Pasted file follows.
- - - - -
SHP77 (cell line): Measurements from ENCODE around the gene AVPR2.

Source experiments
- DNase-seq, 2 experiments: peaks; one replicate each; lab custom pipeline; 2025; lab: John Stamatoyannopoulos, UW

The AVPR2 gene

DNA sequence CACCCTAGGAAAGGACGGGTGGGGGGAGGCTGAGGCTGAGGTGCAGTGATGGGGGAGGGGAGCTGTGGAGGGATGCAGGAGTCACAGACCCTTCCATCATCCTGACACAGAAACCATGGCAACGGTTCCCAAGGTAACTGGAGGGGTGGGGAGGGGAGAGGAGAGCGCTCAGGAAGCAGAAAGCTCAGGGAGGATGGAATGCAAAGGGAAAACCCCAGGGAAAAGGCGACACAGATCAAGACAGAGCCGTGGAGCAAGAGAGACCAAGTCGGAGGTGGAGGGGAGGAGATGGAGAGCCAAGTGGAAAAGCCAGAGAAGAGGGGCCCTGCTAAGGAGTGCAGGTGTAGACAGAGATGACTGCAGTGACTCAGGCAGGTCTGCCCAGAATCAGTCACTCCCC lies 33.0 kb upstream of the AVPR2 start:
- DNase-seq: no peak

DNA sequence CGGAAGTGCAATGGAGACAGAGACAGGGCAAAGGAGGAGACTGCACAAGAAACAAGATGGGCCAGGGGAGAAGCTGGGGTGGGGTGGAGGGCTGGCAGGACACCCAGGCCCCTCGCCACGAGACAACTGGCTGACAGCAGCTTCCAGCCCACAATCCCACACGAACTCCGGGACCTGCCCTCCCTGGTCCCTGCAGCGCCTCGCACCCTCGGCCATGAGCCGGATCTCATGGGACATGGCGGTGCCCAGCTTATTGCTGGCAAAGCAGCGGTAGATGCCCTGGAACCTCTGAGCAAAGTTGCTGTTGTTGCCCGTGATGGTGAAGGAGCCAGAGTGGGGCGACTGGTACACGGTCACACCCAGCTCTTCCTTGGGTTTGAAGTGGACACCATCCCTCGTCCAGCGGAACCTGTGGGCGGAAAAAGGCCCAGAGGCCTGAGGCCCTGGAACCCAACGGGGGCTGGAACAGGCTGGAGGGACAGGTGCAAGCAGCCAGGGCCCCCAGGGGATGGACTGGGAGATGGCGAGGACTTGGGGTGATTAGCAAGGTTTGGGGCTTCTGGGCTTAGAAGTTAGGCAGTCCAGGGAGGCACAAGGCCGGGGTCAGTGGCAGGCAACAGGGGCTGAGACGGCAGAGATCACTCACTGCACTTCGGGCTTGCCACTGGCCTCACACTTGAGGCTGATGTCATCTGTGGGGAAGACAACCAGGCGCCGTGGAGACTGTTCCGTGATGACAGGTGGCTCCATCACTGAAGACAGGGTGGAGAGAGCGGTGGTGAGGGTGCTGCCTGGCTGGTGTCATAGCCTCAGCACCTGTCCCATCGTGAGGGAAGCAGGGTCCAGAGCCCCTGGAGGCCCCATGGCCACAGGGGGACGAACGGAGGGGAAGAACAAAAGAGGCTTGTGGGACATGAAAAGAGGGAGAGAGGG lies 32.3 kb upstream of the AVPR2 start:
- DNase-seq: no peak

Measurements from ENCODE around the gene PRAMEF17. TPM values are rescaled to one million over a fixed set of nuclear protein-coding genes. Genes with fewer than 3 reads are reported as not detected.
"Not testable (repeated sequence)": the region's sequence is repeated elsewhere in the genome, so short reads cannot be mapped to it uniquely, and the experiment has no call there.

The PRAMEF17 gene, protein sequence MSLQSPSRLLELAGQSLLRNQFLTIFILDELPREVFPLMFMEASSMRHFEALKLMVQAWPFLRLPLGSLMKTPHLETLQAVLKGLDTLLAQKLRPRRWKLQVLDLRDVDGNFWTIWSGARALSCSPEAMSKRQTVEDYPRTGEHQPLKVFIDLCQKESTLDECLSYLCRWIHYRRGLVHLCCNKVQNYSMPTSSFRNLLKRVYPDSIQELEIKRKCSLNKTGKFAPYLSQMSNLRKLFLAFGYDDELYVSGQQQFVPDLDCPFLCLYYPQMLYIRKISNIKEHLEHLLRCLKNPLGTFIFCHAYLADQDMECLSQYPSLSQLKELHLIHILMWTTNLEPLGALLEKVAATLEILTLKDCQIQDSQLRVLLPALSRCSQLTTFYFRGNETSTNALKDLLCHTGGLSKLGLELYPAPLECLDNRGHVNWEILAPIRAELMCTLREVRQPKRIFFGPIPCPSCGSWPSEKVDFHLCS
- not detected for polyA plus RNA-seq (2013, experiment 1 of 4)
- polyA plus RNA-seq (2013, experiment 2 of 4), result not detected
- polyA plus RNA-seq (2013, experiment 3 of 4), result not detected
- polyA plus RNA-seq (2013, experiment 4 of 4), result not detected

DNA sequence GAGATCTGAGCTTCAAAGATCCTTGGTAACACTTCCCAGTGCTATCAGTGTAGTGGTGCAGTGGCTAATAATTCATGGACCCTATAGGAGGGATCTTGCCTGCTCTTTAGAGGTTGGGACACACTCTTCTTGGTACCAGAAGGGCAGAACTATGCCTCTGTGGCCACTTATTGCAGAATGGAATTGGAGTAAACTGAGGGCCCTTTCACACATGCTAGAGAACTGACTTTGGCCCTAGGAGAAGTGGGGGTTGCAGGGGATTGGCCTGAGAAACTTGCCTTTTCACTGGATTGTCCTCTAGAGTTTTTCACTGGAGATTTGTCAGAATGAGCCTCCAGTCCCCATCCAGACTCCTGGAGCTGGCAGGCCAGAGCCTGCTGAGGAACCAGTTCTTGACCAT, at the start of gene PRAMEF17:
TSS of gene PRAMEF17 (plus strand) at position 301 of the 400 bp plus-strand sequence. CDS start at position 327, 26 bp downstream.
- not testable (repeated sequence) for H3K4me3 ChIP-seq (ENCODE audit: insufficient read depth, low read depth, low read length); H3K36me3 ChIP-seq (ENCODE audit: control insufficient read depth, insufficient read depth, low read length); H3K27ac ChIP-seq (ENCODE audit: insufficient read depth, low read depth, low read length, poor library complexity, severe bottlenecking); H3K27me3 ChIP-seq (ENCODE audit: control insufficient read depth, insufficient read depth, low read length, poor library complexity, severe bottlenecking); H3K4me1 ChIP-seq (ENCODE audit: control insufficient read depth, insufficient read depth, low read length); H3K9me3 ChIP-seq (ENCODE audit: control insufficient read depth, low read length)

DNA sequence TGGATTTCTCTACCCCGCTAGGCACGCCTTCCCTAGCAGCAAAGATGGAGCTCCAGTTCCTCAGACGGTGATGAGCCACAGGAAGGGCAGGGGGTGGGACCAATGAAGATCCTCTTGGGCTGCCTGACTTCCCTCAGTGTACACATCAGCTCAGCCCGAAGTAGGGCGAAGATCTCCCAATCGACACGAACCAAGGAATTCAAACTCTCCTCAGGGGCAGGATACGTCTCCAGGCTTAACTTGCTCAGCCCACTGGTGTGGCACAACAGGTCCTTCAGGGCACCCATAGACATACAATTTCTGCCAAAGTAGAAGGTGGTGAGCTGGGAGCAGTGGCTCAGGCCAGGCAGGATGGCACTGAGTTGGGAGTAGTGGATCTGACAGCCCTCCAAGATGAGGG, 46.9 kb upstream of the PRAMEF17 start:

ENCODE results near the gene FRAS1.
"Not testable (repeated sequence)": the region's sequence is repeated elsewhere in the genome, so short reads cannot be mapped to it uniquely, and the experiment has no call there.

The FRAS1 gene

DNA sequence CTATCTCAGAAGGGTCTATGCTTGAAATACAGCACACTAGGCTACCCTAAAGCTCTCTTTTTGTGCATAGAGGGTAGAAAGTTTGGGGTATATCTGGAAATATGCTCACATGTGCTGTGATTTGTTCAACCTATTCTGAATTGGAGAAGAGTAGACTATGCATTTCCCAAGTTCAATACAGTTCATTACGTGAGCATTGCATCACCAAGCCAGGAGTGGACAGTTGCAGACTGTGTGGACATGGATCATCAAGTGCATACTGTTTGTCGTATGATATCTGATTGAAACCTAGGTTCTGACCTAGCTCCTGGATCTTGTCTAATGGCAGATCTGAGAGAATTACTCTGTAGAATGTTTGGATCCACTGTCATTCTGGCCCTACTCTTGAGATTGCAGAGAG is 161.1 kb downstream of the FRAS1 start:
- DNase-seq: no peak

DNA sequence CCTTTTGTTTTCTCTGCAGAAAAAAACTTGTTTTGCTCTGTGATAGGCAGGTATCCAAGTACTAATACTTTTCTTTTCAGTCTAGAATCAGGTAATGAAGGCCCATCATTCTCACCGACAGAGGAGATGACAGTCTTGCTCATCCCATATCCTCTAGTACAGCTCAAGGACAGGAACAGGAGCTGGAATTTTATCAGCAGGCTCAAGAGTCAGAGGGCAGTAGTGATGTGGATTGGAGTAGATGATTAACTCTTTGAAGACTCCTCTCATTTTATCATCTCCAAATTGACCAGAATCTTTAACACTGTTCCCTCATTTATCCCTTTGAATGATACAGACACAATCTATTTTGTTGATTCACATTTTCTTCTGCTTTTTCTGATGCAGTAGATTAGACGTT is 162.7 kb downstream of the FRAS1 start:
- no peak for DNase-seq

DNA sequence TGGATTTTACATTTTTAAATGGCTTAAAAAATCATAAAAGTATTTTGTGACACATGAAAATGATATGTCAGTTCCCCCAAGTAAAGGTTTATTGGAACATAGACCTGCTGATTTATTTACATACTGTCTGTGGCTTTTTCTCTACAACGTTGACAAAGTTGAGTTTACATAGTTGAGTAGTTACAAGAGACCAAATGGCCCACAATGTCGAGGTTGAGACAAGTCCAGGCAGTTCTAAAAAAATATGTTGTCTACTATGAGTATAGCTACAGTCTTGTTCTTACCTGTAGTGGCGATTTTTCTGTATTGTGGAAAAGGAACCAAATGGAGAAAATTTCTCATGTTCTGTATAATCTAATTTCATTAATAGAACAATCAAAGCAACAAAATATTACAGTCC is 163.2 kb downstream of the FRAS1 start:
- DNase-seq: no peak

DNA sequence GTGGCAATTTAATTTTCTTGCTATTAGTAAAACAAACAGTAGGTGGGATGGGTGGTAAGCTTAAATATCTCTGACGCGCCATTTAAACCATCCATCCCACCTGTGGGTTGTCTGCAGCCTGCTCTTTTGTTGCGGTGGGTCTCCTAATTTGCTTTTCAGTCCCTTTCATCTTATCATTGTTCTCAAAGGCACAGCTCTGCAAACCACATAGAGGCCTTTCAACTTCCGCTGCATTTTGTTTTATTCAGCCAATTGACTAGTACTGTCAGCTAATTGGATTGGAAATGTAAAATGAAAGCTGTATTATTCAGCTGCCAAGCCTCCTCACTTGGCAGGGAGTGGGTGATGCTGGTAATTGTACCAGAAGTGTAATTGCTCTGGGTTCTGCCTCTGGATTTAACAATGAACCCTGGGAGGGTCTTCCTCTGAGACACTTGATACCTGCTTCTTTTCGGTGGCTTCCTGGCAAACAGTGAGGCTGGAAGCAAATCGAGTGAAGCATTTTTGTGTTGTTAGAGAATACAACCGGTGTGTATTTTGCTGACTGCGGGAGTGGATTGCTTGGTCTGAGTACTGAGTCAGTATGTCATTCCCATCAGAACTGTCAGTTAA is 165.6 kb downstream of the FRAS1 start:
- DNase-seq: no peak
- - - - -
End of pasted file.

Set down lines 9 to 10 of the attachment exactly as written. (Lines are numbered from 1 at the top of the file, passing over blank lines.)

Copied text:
Measurements from ENCODE around the gene PRAMEF17. TPM values are rescaled to one million over a fixed set of nuclear protein-coding genes. Genes with fewer than 3 reads are reported as not detected.
"Not testable (repeated sequence)": the region's sequence is repeated elsewhere in the genome, so short reads cannot be mapped to it uniquely, and the experiment has no call there.